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Source: The post is based on the article “No specific law against hate speech: EC” published in The Hindu on 15th September 2022.
What is the News?
The Election Commission of India (ECI) in the Supreme Court has said that due to the lack of a specific law against hate speech and rumour during polls.
About the case on hate speech and rumour during polls
The Supreme Court asked a specific query to the Law Commission whether the ECI ought to be conferred with the power to derecognise a political party for committing the “offence of hate speech”. But the Law Commission of India, in its 267th Report on hate speech, had not made any recommendations with regard to the query.
A plea has been filed in the Supreme Court seeking directions to the Centre to take appropriate steps to implement recommendations of the Law Commission Report 267 on hate speech.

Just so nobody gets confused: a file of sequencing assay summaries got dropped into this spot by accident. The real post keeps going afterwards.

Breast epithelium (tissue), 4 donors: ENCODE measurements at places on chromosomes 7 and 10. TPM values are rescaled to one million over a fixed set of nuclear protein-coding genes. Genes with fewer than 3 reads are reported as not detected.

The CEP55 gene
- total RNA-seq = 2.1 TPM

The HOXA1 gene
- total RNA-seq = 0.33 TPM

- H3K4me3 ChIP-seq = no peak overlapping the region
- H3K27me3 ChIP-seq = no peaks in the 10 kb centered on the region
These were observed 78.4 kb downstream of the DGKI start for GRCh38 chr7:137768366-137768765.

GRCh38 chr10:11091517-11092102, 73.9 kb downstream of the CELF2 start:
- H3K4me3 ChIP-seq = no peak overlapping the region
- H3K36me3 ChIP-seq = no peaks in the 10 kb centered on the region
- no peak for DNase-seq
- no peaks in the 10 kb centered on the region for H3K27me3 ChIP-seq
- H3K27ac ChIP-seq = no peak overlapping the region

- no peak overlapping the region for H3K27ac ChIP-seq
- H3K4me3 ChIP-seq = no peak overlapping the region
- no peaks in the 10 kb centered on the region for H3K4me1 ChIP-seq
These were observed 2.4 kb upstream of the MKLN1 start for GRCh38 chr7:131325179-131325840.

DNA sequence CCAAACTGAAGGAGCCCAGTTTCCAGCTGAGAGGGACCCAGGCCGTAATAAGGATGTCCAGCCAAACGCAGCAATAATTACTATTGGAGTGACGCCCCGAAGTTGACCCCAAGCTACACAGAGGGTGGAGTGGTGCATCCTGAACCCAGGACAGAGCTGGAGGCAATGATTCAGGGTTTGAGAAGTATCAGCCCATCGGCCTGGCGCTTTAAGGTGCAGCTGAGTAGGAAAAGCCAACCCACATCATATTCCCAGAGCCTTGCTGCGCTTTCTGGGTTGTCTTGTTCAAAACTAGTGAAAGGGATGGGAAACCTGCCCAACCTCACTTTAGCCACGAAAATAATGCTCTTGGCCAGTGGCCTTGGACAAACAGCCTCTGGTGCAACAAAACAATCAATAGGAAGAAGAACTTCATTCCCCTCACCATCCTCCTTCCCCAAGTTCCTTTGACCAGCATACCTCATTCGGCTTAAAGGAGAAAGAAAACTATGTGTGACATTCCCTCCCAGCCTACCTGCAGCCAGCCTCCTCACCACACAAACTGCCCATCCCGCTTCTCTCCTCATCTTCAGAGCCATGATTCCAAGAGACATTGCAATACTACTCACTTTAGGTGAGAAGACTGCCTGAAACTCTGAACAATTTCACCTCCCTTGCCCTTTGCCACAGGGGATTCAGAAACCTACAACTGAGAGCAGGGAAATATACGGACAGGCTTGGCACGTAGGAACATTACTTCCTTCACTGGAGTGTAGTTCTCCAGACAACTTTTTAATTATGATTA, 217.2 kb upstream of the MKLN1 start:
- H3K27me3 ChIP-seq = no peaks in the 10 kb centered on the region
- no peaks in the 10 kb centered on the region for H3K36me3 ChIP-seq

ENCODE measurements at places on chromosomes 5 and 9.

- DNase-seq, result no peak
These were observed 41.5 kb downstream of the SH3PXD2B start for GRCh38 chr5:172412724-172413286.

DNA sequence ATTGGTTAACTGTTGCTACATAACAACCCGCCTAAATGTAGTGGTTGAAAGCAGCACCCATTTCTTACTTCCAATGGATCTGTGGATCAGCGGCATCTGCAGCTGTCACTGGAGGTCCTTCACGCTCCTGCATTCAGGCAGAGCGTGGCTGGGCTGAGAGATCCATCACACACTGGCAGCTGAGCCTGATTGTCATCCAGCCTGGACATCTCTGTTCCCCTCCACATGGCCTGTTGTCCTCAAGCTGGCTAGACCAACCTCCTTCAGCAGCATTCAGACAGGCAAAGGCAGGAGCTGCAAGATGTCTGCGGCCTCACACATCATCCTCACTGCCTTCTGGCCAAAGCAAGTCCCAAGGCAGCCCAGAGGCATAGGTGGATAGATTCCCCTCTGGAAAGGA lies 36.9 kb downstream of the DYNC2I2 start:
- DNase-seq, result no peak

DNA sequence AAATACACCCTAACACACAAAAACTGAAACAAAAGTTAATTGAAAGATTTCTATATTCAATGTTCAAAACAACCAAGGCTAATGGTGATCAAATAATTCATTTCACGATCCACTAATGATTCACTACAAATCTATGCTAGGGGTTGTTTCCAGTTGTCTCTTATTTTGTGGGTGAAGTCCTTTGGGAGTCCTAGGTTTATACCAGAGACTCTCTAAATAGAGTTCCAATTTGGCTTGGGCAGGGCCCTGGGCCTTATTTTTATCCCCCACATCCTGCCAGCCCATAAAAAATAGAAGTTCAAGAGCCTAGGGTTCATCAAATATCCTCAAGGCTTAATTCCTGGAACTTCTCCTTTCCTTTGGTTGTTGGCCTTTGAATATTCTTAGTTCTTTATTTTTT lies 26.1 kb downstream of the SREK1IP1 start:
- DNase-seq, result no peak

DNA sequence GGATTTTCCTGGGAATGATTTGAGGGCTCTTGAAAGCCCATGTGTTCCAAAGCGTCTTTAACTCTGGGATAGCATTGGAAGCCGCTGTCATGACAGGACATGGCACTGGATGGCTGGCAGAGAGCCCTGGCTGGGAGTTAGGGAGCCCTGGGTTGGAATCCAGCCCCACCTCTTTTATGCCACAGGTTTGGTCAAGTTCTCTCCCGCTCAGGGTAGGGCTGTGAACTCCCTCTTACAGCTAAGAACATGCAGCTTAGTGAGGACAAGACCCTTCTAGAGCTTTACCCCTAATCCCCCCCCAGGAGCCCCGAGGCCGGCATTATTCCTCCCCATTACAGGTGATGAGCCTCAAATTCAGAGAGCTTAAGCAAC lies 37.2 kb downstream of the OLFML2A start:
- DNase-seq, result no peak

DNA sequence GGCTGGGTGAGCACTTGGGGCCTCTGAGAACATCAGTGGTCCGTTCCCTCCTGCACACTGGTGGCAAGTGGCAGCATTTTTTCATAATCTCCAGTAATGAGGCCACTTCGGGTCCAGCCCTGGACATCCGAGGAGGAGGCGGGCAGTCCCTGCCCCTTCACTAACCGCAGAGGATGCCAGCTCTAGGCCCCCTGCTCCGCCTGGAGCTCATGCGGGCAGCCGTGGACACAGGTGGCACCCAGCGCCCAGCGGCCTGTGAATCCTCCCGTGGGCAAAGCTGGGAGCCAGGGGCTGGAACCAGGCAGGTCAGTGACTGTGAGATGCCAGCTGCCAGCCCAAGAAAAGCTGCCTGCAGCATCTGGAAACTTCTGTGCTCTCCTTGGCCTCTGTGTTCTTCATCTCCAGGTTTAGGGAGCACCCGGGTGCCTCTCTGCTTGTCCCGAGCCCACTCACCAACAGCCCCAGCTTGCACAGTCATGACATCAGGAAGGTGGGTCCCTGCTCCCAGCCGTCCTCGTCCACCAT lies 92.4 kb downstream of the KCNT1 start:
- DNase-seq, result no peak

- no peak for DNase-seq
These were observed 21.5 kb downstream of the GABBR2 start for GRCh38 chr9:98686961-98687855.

|Must read: Issue of hate speech in India | Timeline|
How does the ECI regulate hate speech and rumour during polls?
Firstly, the ECI has resorted to the Indian Penal Code (IPC) and the Representation of the People (RP) Act to ensure that members of political parties do not make statements which can create disharmony in society.
Secondly, in the Abhiram Singh case, the court held that “any appeal to vote or refrain from voting for a candidate on the grounds of religion, caste, race, community or language by a candidate or his agent to the electors would amount to corrupt practice under the 1951 Act”.
Based on the judgement, the ECI asked the political parties to desist from making hate statements. Hate speech and communal statements by candidates or their agents could be raised in election petitions.
Note: According to the ECI, hate speeches were “often interconnected with appeals to religion, caste, community, etc, during election campaigning.
Thirdly, the Model Code of Conduct had no “legal sanctity.” But the ECI had introduced guidelines in the Code asking political parties to desist from making communal statements. In case any complaints were made, the ECI said it took “strict note” of it.
|Read more: Hate speech, IPC Sec 295A, and how courts have read the law|